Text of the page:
Cell biology Intelligent Design

At Science Daily: Pioneering research using bacteria brings scientists a step closer to creating artificial cells with lifelike functionality

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Scientists have harnessed the potential of bacteria to help build advanced synthetic cells which mimic real life functionality.

The research, led by the University of Bristol and published today in Nature, makes important progress in deploying synthetic cells, known as protocells, to more accurately represent the complex compositions, structure, and function of living cells.

Establishing true-to-life functionality in protocells is a global grand challenge spanning multiple fields, ranging from bottom-up synthetic biology and bioengineering to origin of life research. Previous attempts to model protocells using microcapsules have fallen short, so the team of researchers turned to bacteria to build complex synthetic cells using a living material assembly process.

Note: The interpretation of the preceding paragraph is that researchers can’t get life from non-life, so they try getting life from life.

Dr Can Xu, Research Associate at the University of Bristol, added: “Our living-material assembly approach provides an opportunity for the bottom-up construction of symbiotic living/synthetic cell constructs. For example, using engineered bacteria it should be possible to fabricate complex modules for development in diagnostic and therapeutic areas of synthetic biology as well as in biomanufacturing and biotechnology in general.”

See Science Daily for the complete article.

5 Replies to “At Science Daily: Pioneering research using bacteria brings scientists a step closer to creating artificial cells with lifelike functionality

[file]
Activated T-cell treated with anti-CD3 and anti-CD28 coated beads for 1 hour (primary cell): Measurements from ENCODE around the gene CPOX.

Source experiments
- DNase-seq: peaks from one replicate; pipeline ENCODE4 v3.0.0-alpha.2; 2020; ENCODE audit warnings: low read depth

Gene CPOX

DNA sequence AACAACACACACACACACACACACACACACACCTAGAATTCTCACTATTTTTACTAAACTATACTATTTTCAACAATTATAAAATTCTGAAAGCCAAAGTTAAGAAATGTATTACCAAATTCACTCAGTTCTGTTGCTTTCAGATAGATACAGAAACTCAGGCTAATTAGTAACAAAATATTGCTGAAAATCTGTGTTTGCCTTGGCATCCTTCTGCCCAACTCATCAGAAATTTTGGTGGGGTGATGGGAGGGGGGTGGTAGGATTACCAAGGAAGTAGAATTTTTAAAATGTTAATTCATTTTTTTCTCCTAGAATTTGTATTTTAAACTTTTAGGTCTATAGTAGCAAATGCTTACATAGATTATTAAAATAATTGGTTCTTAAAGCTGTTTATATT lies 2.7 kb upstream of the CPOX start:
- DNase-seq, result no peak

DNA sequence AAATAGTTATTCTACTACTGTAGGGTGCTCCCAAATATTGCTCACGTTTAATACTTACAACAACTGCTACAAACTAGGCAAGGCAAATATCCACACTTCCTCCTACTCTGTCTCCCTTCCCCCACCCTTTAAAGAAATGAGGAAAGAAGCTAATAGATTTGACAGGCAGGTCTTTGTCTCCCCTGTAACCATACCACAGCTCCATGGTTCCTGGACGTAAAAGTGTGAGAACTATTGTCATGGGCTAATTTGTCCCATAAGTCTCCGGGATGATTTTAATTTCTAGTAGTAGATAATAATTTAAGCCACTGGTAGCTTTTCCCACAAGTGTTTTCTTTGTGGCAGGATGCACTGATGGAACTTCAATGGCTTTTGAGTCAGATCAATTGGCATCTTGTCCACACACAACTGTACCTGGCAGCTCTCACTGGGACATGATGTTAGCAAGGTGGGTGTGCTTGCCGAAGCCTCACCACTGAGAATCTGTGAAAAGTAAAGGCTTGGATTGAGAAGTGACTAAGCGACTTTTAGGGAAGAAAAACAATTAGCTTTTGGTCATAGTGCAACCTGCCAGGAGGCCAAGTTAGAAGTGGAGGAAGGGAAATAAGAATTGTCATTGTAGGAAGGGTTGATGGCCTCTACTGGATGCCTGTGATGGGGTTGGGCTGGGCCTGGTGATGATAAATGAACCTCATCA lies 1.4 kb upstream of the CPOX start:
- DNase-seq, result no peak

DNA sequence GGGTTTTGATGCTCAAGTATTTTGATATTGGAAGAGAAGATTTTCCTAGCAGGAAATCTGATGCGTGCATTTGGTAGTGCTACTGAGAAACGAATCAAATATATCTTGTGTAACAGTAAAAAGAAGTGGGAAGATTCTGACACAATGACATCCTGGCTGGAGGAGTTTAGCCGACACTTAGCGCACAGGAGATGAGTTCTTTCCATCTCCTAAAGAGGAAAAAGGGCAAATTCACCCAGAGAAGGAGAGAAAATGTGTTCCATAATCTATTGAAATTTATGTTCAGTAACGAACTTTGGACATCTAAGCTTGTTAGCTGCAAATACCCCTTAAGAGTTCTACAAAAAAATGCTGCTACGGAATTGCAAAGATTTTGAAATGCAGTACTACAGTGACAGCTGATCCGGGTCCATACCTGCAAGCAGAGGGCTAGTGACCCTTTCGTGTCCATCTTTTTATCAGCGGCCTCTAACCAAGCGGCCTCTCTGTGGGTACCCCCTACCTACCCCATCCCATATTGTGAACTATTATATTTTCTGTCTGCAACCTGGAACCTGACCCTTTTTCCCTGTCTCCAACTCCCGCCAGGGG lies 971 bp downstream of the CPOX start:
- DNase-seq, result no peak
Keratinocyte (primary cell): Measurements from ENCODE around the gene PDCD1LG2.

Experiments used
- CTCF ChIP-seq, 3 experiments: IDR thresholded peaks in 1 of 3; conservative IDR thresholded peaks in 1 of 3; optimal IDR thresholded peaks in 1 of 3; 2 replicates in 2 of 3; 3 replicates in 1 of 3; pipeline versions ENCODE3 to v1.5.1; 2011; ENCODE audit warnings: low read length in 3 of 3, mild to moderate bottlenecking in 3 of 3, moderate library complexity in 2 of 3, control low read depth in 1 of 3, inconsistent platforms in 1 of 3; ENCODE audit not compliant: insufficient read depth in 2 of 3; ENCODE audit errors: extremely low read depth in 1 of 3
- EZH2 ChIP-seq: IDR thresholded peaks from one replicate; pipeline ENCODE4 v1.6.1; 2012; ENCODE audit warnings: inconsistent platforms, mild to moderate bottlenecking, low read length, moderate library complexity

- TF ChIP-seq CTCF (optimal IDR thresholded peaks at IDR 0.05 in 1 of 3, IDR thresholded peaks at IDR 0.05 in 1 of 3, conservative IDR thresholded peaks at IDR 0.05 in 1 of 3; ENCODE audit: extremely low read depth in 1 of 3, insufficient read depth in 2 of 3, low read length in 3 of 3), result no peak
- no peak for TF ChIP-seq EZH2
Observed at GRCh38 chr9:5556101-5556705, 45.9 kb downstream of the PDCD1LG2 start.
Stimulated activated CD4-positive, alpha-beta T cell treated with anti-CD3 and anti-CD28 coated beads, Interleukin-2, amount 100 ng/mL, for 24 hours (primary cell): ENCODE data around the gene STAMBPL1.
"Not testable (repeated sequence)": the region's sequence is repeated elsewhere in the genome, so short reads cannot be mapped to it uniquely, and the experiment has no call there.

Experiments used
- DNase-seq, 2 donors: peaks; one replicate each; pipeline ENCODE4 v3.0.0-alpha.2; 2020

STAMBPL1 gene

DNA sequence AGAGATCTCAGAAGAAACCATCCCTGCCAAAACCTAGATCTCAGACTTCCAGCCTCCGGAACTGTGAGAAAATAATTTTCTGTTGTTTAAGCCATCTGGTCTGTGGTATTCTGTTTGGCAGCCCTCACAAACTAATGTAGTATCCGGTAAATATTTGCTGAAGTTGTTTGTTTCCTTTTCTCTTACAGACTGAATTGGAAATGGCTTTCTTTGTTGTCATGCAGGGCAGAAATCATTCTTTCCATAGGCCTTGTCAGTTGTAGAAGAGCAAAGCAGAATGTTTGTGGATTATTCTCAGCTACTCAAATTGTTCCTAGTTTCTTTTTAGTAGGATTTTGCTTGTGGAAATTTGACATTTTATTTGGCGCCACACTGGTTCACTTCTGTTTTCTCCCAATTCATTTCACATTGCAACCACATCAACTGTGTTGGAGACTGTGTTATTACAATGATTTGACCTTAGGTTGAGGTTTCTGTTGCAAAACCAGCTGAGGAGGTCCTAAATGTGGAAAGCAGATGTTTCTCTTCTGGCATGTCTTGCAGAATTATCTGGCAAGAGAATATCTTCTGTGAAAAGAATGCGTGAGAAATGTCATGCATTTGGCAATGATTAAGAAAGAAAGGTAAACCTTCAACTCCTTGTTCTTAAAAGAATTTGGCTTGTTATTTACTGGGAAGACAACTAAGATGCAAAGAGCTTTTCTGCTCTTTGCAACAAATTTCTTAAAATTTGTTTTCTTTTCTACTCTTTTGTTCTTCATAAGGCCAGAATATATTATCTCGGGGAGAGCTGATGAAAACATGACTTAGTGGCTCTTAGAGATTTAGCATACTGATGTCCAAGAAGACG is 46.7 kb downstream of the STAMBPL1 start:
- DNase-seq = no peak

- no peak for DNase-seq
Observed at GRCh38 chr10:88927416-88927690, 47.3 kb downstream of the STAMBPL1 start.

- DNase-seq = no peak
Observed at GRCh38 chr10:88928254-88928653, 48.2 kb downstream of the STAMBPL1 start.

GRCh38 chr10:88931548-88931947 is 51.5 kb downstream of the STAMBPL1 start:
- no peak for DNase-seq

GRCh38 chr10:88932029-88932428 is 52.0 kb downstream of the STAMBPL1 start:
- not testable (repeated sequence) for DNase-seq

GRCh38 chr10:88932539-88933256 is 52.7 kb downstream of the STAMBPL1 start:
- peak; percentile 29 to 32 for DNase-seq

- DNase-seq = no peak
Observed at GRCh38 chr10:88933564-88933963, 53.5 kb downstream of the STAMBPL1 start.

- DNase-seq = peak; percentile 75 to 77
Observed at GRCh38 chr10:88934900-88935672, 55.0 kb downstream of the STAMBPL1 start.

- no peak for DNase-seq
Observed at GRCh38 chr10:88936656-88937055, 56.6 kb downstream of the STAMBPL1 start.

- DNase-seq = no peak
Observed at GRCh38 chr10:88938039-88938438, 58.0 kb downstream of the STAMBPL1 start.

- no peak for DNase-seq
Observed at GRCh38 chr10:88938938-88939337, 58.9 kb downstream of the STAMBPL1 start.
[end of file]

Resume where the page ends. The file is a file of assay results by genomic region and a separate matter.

1. 1
    Nonlin.org says:

    Since when: “synthetic cells, known as protocells”?

    They’re both pipe dreams. Watch them fall short once again. Unless they stretch the meaning of “synthetic” as they always do. Ask them if the dog is a “synthetic wolf”. Also known as a “proto wolf”. Hilarious!

  2. 2
    martin_r says:

    These pioneers are going to create life from life… bravo!

  3. 3
    relatd says:

    That’s all they can do. One company is trying to produce a “minimal cell.” With the least components to keep it alive. They tried one version. Nothing. They had to add more “parts” to get something that worked. They are treating living cells like they were cars. ‘How many parts can we leave out and still have a working car’? Not many. Not many.

  4. 4
    Fasteddious says:

    I got the impression that the main purpose of this research is to better understand the complex inner workings of cells by making them as simple as possible. That is a valid exercise if it yields new and useful knowledge. But as previous commenters have said, it is all but useless as OOL research. Mind you, it could, in principle, further underscore the vast gap between the resources available on early, pre-biotic Earth, and even the simplest, self-sustaining life possible in that environment.

  5. 5
    relatd says:

    Fast at 4,

    The primary goal is to make money. To manipulate ‘functional’ cells into producing biological components for a profit. It has nothing to do with origin of life. This is strictly Intelligent Design, or to be more precise, Intelligent ReDesign.

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